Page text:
Should pets be allowed to travel on trains? Rep. Jeff Denham poses with Lily, his 15-pound French bulldog in his office on Capitol Hill in Washington (AP photos)
Should pets be allowed to travel on trains?
Lexile

She is a 15-pound snowball of a French bulldog. The pooch has the face of a tough guy and the personality of a princess.

She and her owner, Rep. Jeff Denham of California, take the occasional coast-to-coast plane ride together. But when he tried to take her on Amtrak a couple years back, he learned that only service dogs were allowed aboard. It's a policy he's been trying to change ever since. And he appears to be gaining momentum.

Denham is a Republican who chairs a House subcommittee. It oversees the agencies that regulate the nation's railroad industry. Denham said allowing people to bring small dogs and cats with them in pet carriers would encourage more people to travel by train. It might also bring much needed revenue to a business that relies on taxpayer support to survive.

So far, Denham has succeeded in persuading Amtrak to conduct a test run for pets along two routes in Illinois. About 145 passengers took advantage of the new service last year. Participation gradually increased each month as more passengers learned they could bring a pet.

Now, Denham wants to expand the service nationally. He has filed a bill that would require Amtrak to come up with a pet policy for passengers traveling less than 750 miles.

Denham said his pet proposal could also find its way into legislation being considered this year that authorizes how much money the federal government provides Amtrak.

Amtrak could change the policy on its own. Officials have made clear they support the concept, but they're also still in the monitoring phase. For example, one of the questions that will have to be resolved is the limit on distance that passengers with pets can travel. After all, dogs and cats need potty breaks too.

But Congress weighing in reinforces that at least some of the folks paying much of Amtrak's tab wants a nationwide policy sooner rather than later.

"We're going at this carefully, because there are people who very much want this, and there are people who are concerned about how it could affect them," said Marc Magliari, a spokesman for Amtrak.

In Illinois, those wishing to take pets must make advanced reservations and pay a $25 surcharge. Only animals weighing 20 pounds or less can board and they must be in their carriers at all times. The pets and their owners also are relegated to a particular train car and customers have to arrive at least 30 minutes before departure so they can sign a release agreement. Amtrak reserves the right to remove from the train any pet that smells bad or is disruptive.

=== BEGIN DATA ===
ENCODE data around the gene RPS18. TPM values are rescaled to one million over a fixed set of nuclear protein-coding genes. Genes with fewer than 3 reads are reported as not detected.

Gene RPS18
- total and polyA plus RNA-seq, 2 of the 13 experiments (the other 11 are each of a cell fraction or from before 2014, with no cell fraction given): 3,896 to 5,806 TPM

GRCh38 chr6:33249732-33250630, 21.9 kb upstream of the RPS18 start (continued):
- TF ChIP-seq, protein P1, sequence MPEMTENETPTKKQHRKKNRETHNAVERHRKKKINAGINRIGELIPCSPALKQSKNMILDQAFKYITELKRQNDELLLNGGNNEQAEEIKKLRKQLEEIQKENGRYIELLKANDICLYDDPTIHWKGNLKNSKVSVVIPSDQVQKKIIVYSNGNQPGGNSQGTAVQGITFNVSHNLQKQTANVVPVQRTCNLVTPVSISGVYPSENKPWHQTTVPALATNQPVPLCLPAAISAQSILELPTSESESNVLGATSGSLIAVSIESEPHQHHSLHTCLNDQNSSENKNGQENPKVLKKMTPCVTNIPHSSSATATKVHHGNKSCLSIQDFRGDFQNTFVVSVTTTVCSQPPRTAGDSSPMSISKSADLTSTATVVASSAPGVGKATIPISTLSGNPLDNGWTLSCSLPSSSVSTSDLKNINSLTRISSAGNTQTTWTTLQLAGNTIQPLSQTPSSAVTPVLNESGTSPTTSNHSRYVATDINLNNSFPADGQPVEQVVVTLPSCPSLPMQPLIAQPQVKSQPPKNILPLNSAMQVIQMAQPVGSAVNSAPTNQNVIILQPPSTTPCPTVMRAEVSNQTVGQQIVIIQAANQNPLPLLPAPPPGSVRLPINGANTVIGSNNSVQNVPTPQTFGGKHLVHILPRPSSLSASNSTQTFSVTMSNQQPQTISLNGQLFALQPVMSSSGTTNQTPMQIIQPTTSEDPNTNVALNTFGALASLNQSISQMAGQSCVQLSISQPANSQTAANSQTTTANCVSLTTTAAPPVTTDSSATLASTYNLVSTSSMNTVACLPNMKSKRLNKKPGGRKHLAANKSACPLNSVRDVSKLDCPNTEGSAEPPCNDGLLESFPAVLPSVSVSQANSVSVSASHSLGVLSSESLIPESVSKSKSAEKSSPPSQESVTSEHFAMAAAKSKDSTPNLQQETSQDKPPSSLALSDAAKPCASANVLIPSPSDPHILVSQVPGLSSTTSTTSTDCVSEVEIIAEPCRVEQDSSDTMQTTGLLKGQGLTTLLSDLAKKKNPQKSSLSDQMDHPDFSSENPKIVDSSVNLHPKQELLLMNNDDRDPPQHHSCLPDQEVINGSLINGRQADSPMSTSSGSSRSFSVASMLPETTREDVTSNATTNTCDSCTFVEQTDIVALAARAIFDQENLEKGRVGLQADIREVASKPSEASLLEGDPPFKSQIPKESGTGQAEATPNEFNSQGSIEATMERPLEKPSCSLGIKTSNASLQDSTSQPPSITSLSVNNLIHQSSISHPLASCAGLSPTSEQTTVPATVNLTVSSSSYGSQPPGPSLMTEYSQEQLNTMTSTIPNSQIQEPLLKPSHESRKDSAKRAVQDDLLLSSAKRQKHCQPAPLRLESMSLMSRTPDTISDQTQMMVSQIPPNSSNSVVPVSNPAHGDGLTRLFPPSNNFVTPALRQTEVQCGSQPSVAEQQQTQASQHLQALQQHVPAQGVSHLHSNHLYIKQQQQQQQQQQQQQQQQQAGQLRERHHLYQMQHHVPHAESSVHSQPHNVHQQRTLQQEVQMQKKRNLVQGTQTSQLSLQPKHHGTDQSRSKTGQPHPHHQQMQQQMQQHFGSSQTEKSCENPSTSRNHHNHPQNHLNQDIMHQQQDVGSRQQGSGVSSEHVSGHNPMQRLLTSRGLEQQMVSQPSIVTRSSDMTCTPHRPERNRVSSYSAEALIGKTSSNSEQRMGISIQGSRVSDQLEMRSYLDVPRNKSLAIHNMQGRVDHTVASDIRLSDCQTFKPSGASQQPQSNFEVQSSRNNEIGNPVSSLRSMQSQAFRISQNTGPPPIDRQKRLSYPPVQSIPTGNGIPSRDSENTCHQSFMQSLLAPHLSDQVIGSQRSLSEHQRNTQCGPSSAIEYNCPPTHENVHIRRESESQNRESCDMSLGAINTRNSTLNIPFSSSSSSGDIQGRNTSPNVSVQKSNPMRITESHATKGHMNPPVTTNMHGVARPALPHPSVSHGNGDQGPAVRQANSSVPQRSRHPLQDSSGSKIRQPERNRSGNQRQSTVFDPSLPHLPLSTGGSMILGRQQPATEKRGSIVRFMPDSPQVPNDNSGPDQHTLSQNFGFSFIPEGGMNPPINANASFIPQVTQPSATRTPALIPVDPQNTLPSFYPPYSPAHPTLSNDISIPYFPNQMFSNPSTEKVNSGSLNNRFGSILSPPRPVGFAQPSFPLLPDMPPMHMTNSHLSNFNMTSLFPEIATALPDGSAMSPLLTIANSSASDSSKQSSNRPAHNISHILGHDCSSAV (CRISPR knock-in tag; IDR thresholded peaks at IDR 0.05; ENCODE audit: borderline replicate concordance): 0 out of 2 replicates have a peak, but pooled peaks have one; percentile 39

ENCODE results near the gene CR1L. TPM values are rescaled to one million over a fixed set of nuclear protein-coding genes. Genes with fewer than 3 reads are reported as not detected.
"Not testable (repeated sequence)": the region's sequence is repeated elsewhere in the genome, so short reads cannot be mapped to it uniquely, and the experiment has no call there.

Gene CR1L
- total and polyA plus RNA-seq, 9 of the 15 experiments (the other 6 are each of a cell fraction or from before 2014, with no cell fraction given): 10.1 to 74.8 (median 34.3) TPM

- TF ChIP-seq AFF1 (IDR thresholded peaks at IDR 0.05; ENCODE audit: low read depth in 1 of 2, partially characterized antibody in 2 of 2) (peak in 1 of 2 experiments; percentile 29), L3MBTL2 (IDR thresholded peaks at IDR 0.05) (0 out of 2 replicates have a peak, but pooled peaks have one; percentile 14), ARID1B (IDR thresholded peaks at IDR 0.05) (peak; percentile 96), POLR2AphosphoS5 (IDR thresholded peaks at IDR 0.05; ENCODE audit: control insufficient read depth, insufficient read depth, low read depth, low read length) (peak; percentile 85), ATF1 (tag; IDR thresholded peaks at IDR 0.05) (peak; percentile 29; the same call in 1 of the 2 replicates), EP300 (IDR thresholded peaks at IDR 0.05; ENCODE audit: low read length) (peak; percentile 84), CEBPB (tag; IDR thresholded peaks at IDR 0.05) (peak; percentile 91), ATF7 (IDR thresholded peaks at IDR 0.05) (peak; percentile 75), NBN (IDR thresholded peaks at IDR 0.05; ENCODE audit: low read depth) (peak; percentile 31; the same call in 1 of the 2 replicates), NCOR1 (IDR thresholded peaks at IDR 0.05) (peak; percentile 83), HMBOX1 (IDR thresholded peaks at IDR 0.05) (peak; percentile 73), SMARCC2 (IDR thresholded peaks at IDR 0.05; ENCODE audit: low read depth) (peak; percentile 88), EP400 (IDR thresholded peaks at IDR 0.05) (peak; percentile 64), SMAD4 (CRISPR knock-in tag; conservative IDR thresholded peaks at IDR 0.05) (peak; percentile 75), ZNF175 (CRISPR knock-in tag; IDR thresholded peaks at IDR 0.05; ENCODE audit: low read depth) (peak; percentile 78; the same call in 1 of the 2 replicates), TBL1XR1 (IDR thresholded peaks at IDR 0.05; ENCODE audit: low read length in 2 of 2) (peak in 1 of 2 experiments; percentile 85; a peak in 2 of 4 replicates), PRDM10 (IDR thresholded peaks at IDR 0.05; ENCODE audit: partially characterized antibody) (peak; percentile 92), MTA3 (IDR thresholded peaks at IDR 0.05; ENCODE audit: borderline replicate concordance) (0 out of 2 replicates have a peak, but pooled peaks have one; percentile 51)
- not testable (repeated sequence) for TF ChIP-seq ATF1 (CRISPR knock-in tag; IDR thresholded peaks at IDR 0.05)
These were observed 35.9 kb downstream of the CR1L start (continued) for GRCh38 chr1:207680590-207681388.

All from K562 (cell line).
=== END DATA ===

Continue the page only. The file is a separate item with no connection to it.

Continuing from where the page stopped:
"The experiment has gone well. The lack of any negative feedback from customers or crewmembers is heartening," Magliari said.

At one point, Amtrak did allow small pets on its trains. But the animals were going into dated baggage cars with poor ventilation and poor protection from the elements. The practice was halted in the 1970s after some pets died.

Various lobbying groups affiliated with pet owners and pet businesses are also weighing in.

"Millions of American families have beloved pets, and allowing them to travel by train will support the human-animal bond," said Wayne Pacelle, president and CEO of The Humane Society of the United States.

At Union Station in Washington, which is Amtrak's second-busiest hub, Tracy and Samm McMillan of Fairfield, Connecticut, said they would definitely take their cockapoo, Bailey, on trips with them if they could.

"We miss her. It's tough. We work. We're gone during the week, and on the weekend, we don't necessarily like leaving her, so to be able to bring her would be awesome," Samm McMillan said.

Diane Mileson of New York City agreed. She said her family only goes to restaurants that will also allow her rescue dog, Bode, to come along.

"We would have brought him today for sure," Mileson said.

Critical thinking challenge: Pet owners will benefit if they are allowed to bring their pets on trains. But how would Amtrak benefit?

Assigned 6 times


COMMENTS (2)
  • BreeE-Bru
    2/27/2015 - 01:09 p.m.

    According to "Should pets be allowed to travel on trains?" Jeff Denham says allowing people to bring small dogs and cats with them in pet carriers would encourage more people to travel by train. This means people who want to bring there pets with them to places but have to ride the train aren't be able too, but if the Amtrak would allow pets then the people who don't ride because they can't bring their pets will ride now. I think that the trains should allow pets on with the restrictions that they have planned for because then they would earn more revenue. I believe this because in the text it says, " About 145 passengers took advantage of the new service along two routes last year," and it also says,"Participation gradually increased each month."

  • Steve0620-yyca
    6/23/2016 - 02:54 p.m.

    I think that Jeff Denham is helping many people by trying to let animals get on board trains. She was shocked to find that pets weren't allowed so she tried to change that. Her plan has been working so far. Many places are changing that because they have not seen many problems. Pets were allowed before but there have been some problems with the pets going into dated baggage cars with poor protections from elements and poor ventilation. Some pets started to die so it was stopped but it is going to go back to that again. There are regulations to the pets that can go to the train. They have to be 20 pounds or less and they have to be in carriers.
    Both pet owners and the Amtrak would benefit because the pet owners will be able to be with their pets while they ride on trains. The Amtrak trains will also benefit because more people will want to ride the trains.

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